Tarek ibn Ziyad Academy, the embattled metro-area charter school, got a double whammy of bad news Thursday that spelled its closure.
In a scathing rejection letter, the state turned down TiZA's request for a new overseer, which all Minnesota charter schools need to stay open. Hours later, a federal judge denied a temporary restraining order the school sought to stay open past a Thursday deadline.
Later Thursday, TiZA, which faces millions of dollars in legal expenses, filed for bankruptcy.
The school, with campuses in Inver Grove Heights and Blaine, has attracted some national attention for the academic gains of its students, mostly from low-income immigrant families. It was also the focus of two state investigations and remains a defendant in a two-year federal lawsuit by the American Civil Liberties Union of Minnesota over charges it promotes religion.
"We are very proud of our school's accomplishments over the past eight years," said founder Asad Zaman, adding that the school is weighing its remaining options, such as a Court of Appeals filing. "It's unfortunate the powers that be couldn't find a way for us to continue."
Zaman said he is not sure if the school, which serves about 540 students, would resume summer school for 70 students Tuesday. Today, a new charter school law banning out-of-state authorizers goes into effect, making the Washington, D.C.-based nonprofit organization Islamic Relief USA ineligible to continue overseeing TiZA.The restraining order request was part of a down-to-the-wire federal lawsuit against the state Department of Education and Islamic Relief last month in which TiZA questioned the constitutionality of the new law.
Before settling out of court, the state and Islamic Relief were co-defendants in the ACLU suit, which is scheduled for trial in November. The court has directed TiZA to cover legal expenses for the former co-defendants that total about $2 million.
In denying the restraining order request early Thursday, U.S. District Judge Donovan Frank wrote that the school's constitutional claims were unlikely to succeed. He also questioned why the challenge to the 2-year-old law came weeks before it goes into effect.
"While there's little doubt that TiZA has demonstrated irreparable harm," Frank wrote, "there's also little doubt that TiZA's unjustified delay contributed at least in part to that harm."
Meanwhile earlier this year, the Twin Cities-based nonprofit Novation Education Opportunities filed and twice re-filed an application to oversee TiZA. The department denied the latest application early Thursday.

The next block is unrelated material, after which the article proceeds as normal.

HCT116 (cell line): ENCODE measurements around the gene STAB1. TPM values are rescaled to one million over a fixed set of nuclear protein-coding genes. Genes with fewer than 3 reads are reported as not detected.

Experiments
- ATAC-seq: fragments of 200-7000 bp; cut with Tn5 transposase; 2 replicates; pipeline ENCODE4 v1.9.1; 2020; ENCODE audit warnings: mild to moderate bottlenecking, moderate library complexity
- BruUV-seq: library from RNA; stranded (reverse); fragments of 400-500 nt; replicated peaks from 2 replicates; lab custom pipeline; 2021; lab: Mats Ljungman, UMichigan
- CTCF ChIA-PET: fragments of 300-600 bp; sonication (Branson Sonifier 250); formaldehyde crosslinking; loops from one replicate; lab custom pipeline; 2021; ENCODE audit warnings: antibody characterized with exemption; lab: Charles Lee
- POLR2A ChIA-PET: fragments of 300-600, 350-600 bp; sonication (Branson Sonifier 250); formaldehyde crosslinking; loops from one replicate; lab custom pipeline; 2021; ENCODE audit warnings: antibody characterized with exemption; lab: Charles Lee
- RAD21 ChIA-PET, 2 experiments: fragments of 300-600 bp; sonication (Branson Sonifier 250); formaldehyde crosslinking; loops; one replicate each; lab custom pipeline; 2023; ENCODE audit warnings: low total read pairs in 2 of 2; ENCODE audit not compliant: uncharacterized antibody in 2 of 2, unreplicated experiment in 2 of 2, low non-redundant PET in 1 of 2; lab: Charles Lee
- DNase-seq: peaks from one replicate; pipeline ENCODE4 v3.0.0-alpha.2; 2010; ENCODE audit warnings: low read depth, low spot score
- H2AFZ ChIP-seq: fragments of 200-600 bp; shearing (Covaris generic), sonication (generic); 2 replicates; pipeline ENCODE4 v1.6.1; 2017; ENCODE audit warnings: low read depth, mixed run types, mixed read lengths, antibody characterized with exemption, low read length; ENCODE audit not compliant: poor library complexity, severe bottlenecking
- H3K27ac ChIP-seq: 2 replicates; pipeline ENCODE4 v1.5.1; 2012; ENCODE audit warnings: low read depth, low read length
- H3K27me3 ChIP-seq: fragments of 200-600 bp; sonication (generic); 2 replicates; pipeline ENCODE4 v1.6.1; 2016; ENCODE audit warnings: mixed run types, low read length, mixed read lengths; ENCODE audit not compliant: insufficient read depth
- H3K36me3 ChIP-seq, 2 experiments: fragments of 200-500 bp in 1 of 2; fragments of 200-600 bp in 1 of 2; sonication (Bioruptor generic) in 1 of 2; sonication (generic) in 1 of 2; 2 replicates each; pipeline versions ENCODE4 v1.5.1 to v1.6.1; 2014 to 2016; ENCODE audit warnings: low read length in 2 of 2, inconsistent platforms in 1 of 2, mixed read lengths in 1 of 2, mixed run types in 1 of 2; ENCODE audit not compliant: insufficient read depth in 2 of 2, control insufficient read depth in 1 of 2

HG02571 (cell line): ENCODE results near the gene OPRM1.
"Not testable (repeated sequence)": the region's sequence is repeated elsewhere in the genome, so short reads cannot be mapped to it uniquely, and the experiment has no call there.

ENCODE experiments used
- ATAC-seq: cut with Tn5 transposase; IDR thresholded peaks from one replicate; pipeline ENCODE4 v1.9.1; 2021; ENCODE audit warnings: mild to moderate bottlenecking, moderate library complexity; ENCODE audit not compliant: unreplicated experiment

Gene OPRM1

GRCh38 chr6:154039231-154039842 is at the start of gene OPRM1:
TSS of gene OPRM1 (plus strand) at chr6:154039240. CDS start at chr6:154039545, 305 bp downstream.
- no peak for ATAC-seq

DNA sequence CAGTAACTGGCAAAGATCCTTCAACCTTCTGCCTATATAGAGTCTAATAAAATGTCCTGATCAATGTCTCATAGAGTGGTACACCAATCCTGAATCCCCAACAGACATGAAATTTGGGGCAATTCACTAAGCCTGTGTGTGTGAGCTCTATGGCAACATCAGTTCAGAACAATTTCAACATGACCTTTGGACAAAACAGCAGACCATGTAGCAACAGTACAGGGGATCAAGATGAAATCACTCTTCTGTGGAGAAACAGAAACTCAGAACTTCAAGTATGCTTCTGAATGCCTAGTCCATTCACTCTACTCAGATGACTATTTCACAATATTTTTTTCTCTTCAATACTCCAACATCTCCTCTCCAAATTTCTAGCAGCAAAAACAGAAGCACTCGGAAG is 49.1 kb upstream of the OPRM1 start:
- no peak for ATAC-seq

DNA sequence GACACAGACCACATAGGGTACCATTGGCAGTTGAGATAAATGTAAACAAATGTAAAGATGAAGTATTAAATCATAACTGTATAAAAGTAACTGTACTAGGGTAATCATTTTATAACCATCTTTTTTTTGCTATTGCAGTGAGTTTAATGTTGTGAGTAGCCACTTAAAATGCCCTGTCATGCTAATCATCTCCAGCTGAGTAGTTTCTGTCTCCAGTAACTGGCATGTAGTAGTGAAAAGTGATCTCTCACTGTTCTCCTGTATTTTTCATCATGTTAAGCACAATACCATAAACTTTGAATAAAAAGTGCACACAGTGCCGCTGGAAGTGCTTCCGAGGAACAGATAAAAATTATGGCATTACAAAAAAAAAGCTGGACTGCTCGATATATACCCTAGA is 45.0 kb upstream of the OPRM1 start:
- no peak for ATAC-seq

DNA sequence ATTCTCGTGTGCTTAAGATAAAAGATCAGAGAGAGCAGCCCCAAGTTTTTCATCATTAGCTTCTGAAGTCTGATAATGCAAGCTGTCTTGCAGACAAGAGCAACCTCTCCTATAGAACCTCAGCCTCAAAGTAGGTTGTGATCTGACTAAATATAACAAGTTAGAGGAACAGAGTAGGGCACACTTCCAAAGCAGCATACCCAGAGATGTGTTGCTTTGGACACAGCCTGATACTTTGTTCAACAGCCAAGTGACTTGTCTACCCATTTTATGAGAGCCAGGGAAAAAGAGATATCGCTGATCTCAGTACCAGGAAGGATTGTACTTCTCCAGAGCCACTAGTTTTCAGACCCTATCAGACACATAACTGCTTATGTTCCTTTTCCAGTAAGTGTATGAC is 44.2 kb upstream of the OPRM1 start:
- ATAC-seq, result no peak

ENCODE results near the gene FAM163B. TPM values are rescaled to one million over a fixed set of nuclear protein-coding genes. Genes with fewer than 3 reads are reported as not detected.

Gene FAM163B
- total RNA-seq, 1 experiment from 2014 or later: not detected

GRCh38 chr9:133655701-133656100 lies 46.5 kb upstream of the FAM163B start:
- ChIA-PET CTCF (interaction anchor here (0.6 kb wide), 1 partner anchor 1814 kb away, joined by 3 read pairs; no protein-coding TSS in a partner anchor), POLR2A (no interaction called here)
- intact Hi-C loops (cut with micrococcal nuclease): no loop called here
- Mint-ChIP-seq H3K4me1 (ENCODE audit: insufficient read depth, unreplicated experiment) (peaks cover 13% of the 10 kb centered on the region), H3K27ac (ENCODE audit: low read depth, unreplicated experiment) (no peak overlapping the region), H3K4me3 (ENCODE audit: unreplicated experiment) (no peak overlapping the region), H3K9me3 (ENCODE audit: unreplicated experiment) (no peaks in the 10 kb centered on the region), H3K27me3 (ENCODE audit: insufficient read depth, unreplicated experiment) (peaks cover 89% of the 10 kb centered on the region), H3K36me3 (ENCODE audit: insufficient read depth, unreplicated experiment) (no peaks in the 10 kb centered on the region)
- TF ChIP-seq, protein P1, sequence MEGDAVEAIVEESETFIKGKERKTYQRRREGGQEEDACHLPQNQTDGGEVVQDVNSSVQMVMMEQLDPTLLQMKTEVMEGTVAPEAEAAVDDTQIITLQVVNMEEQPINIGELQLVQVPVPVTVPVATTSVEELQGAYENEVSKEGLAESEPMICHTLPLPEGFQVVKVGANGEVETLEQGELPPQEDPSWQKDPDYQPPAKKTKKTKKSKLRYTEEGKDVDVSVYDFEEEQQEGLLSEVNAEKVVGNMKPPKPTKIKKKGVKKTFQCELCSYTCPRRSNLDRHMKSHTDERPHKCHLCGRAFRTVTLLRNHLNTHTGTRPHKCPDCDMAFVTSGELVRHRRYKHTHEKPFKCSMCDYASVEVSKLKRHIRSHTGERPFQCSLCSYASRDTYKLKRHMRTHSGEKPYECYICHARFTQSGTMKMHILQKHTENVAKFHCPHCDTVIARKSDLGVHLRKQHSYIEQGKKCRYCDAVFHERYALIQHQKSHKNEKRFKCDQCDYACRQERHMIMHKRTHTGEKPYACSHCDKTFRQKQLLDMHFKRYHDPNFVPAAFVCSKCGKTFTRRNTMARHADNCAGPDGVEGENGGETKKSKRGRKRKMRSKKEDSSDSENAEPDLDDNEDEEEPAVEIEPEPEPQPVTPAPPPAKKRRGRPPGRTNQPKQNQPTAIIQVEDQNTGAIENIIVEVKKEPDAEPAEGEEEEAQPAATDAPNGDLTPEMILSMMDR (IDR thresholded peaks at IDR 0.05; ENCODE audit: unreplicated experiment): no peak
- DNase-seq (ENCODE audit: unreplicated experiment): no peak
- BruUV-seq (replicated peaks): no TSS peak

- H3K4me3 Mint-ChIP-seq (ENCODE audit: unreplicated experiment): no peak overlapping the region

In the denial, Education Commissioner Brenda Cassellius wrote that Novation still didn't have a clear plan to remedy issues raised by Islamic Relief, such as the alleged religious slant of TiZA's Arabic textbook.
And she said that even as the nonprofit addressed potential conflicts of interest the state raised, new ones had come to light. Novation board member Irshad Jafri, for instance, is a business agent of the Islamic Association of the Twin Cities, which runs a weekend school on TiZA's campus and has an office there.
Novation's "application process with respect to TiZA has been marred by a lack of candor," the commissioner concluded.
Novation's executive director, Bryan Rossi, did not respond for comment Thursday.
Shamus O'Meara, TiZA's lead counsel, said the school could still appeal the department's ruling in the Minnesota Court of Appeals. The school pulled its constitutional challenge Thursday.
"We don't think it's appropriate for the Department of Education to be judge, jury and executioner," O'Meara said. "TiZA believes it is entitled to continue to operate."
In its bankruptcy filing, TiZA listed about half a dozen creditors. Those included the ACLU, Islamic Relief and the Education Department, for unknown and disputed litigation claims. TiZA also reported almost $85,000 in debt owed to various businesses for services such as student meals and transportation - and no assets.
Hopeful until Thursday that the school would survive, parent Krista Saddiqui turned to researching other charter schools online.
"I am sad, and I am very angry with the Department of Education right now," said Saddiqui, the mother of three TiZA students.
Al Fan of the Minnesota Charter School Partners, a nonprofit that helped connect TiZA with Novation, said he was disappointed that Minnesota, a state grappling to close the achievement gap, was losing a school where minority students seemed to thrive.
But he said he also welcomed the state's more rigorous oversight of charters and their authorizers: "The only culprit here is the timetable."
Chuck Samuelson, the executive director of the ACLU, said he's not sure how the school's closure would affect the November trial. The news was concerning, he said, because the ACLU's legal team planned to seek legal fees from the school as well.
But Charlene Briner, a spokeswoman for the Education Department, said Thursday the state had given TiZA a firm timeline for closure, including a July 15 deadline to submit data on liabilities and assets: "We expect they will begin the process of closing the school tomorrow."